Genetics is the study of our genes and how they might be linked to conditions like MS. We've learned a lot about how genes might influence the risk of developing MS in recent years.
About genetics and MS
What are genes?
Genes are instructions for our bodies, a code passed on from our parents that influences characteristics like our height and hair colour. Each of us has a complete set of around 20,000 genes. We have two copies of each gene, one inherited from each of our parents.
Genes can also affect our chances of developing certain health conditions, including MS. This can happen if the copy of the gene we inherit from our parents is changed slightly. These changes - or mutations - can lead to health conditions. Some conditions are caused by a single small change to one gene. In MS, it's less simple.
Do genes play a role in MS?
Genes do play a role in MS, but they’re only part of the story. There’s no single gene that will definitely cause someone to develop MS, but we know that having certain versions of particular genes can make a person more susceptible. So far we’ve discovered over 200 genes that are linked to MS.
But most people with these genes won’t develop MS. That’s because environmental and lifestyle factors (like infections, low levels of vitamin D and smoking) also play a role in developing MS. This means that someone who carries some of the risk factor genes still needs to be exposed to environmental factors to trigger the condition.
Researchers are working hard to understand how genes and environmental factors interact to cause MS. We can use this to design strategies that reduce the risk of developing MS.
Can MS be passed on in families?
MS is not passed directly from parents to their children because it's not caused by a single gene. While MS can occur more than once in a family, it’s more likely that this won’t happen.
In the UK, around one person in every 500 currently has MS.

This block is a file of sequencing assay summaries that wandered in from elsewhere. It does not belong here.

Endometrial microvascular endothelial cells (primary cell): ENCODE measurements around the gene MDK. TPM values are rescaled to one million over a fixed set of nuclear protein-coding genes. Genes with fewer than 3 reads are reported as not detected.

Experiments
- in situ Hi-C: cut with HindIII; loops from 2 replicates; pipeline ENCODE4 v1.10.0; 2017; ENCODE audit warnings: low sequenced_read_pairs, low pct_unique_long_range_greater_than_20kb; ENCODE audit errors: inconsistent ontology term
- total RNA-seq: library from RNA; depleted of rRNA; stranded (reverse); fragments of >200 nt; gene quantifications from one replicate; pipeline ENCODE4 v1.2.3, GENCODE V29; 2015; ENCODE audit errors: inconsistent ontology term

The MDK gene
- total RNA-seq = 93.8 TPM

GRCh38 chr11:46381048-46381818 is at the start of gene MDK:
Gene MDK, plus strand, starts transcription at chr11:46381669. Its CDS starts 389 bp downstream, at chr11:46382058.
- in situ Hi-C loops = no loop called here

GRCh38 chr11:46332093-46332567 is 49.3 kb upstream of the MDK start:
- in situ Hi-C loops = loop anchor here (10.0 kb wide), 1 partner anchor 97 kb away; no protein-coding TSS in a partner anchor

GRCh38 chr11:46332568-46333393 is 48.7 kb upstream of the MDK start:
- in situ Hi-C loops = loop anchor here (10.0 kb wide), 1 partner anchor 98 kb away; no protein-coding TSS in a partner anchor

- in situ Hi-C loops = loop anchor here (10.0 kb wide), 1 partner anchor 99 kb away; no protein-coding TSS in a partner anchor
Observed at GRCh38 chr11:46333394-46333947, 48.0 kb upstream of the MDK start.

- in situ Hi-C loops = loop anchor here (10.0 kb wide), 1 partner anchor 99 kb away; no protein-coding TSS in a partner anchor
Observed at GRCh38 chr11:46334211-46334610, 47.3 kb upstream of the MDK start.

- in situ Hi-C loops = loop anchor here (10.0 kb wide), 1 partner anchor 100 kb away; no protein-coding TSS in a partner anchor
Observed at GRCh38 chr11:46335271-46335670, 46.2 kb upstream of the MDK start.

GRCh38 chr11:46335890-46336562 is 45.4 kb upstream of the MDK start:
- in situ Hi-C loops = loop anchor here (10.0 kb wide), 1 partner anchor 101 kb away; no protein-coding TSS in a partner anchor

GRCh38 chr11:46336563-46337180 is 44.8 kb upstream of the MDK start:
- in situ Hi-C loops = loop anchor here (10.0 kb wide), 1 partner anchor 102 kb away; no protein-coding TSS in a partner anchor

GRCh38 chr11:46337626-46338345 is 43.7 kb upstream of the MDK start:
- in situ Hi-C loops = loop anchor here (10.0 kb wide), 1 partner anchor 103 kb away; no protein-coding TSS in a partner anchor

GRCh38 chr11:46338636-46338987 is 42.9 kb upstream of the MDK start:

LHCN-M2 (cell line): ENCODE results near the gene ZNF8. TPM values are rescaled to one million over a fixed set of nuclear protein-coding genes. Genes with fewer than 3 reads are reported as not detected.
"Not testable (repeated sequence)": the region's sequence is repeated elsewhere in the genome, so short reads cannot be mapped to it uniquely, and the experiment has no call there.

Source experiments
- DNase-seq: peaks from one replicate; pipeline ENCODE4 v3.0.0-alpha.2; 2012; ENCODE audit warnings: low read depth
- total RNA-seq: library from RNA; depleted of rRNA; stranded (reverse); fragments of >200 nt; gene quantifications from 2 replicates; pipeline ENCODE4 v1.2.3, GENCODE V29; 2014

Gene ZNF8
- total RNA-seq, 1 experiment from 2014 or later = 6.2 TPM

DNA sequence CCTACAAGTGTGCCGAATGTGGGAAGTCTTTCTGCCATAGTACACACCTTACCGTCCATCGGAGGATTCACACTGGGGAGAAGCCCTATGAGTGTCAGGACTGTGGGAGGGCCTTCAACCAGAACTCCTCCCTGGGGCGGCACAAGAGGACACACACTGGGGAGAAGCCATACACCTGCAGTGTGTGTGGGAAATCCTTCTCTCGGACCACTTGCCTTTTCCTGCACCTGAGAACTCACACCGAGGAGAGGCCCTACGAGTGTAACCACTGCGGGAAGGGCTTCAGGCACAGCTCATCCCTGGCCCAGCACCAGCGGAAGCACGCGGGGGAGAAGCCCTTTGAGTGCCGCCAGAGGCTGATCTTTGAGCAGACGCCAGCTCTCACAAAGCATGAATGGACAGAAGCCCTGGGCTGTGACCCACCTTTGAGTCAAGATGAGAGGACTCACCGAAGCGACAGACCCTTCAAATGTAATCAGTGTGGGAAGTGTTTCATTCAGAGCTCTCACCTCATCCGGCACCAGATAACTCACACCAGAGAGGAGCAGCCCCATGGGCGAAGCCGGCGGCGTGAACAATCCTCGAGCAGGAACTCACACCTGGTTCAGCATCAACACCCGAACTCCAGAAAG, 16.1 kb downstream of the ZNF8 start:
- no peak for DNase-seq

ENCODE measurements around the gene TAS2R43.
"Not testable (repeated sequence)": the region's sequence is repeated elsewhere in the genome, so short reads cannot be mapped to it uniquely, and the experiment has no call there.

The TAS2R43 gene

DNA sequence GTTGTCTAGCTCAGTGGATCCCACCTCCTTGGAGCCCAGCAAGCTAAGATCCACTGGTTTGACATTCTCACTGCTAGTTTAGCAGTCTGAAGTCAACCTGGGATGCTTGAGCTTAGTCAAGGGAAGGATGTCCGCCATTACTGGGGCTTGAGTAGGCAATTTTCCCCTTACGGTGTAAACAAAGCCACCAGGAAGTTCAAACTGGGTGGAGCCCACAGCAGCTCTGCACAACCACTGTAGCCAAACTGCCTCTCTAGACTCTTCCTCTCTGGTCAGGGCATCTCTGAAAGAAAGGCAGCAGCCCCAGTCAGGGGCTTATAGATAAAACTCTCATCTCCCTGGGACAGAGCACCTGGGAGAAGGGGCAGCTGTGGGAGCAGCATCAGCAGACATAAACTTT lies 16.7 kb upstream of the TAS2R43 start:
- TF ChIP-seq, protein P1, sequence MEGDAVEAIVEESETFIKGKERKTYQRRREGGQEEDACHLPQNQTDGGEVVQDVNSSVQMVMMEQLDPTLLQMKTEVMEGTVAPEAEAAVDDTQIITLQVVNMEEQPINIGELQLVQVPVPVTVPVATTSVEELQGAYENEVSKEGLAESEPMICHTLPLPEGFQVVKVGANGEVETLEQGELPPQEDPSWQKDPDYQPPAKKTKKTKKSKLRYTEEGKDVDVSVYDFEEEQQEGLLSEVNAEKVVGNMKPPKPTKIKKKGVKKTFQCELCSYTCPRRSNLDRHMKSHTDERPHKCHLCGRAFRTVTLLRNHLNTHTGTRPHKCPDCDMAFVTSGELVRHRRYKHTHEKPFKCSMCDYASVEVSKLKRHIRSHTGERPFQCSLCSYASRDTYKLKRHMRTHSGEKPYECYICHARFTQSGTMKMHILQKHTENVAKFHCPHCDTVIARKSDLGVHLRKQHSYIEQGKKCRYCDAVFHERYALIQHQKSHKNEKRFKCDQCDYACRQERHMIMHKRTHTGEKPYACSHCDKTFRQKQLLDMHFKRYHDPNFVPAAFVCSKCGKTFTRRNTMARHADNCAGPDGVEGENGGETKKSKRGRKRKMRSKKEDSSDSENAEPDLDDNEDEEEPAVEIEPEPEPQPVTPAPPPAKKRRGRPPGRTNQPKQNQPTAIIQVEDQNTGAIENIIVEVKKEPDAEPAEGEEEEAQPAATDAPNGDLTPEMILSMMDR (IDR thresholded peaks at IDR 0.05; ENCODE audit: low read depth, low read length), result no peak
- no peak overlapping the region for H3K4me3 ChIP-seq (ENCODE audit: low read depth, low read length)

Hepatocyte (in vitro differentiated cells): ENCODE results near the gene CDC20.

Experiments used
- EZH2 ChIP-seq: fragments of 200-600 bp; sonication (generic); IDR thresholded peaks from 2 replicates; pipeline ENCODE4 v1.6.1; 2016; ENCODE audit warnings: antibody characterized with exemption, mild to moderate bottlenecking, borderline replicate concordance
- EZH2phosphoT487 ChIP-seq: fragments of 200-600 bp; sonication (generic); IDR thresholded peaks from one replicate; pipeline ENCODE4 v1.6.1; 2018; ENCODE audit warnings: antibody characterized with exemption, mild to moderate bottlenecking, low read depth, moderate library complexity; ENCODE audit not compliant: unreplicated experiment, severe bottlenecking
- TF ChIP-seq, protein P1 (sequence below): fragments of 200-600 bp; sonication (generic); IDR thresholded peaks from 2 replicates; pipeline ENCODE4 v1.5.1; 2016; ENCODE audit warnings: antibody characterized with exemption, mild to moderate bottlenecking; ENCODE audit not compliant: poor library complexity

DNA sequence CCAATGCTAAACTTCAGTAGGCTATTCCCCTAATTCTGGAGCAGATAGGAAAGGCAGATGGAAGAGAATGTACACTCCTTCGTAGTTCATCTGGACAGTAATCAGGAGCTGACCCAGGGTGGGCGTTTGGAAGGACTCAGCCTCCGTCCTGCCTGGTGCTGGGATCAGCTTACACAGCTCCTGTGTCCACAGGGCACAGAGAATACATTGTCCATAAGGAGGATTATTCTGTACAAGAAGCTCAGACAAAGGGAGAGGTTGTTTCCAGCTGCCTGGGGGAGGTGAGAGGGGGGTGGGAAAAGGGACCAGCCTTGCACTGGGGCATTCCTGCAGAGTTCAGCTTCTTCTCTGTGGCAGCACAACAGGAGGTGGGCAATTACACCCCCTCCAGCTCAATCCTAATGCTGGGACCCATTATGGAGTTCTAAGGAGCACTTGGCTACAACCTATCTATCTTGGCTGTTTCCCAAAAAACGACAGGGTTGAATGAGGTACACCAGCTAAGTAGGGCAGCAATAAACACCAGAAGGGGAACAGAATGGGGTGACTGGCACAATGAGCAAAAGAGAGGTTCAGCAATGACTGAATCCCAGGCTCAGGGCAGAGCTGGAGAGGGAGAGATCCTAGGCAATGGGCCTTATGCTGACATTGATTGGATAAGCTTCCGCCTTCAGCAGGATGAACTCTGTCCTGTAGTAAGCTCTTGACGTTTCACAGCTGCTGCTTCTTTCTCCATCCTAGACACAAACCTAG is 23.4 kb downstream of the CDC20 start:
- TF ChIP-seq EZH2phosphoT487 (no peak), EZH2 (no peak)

We can work out the chances of relatives developing MS by studying the history of MS in families around the world. The chances of someone developing MS themself, if they have a relative with MS, is about:
- 1 in 67, if they have one parent who has MS
- 1 in 37, if they have a sibling who has MS
- 1 in 5, if they have an identical twin who has MS
What can we learn from genetics research in MS?
Studying the genes linked to MS can help us to understand why certain people are more likely to develop MS.
We can use this information to design strategies that reduce the risk of developing MS. We can also learn more about how MS develops, by investigating what each gene does. We can use this knowledge to develop new treatments for MS. This type of approach has been successfully used in diabetes, where a potential treatment was developed to target a gene linked to the condition.
Latest genetics research for MS
So far we’ve discovered over 200 genes that are linked to MS. Many of these genes play a role in the immune system, and some have already been linked to other autoimmune conditions like Crohn’s disease and rheumatoid arthritis.
Interestingly, some of the genes have been linked to vitamin D. In 2015, researchers identified four genes that were linked to vitamin D levels. They found that people who carried these genes (and therefore had lower vitamin D levels) were more likely to develop MS.
In 2009, our researchers showed that a gene linked to MS can respond to vitamin D. Researchers found that when levels of vitamin D increased, the gene was more active. This ground breaking research could help us understand more about the role vitamin D plays in developing MS.
In 2016 a genetics study revealed a link between body mass index (BMI) and MS. Researchers found that people who are genetically predisposed to having a higher BMI are more likely to develop MS. This supports previous research that's linked obesity with a higher risk of developing MS.
In 2023, researchers discovered a variation in a small portion of DNA in some people with MS, which is associated with faster progression of MS.
Our genetics research
We're funding a number of projects to understand how genes play a role in MS. These include:
Genes in people from different ancestral backgrounds and MS
We're funding research to look at the genes of people with MS from non-European ancestries, so that we can get a better understanding of MS risk factors.
By finding genes that might increase the risk of MS in people from diverse ancestral backgrounds, it will help researchers to better understand the condition. It could lead to better treatments, and more personalised care for people with MS, especially those from non-European ancestries.
Pregnancy, genes and MS
Many women with MS experience fewer relapses during pregnancy. We don't know exactly why, but it suggests that in pregnancy, women’s bodies are able to suppress MS to some extent. If we can understand how this happens, it could lead to more targeted, better treatments for people living with MS.
We're funding research to analyse the genes expressed in individual immune cells in blood samples from people with MS before, during and after their pregnancy. These findings will hopefully identify biological pathways important in reducing the effects of MS, and potentially find possible new treatment targets.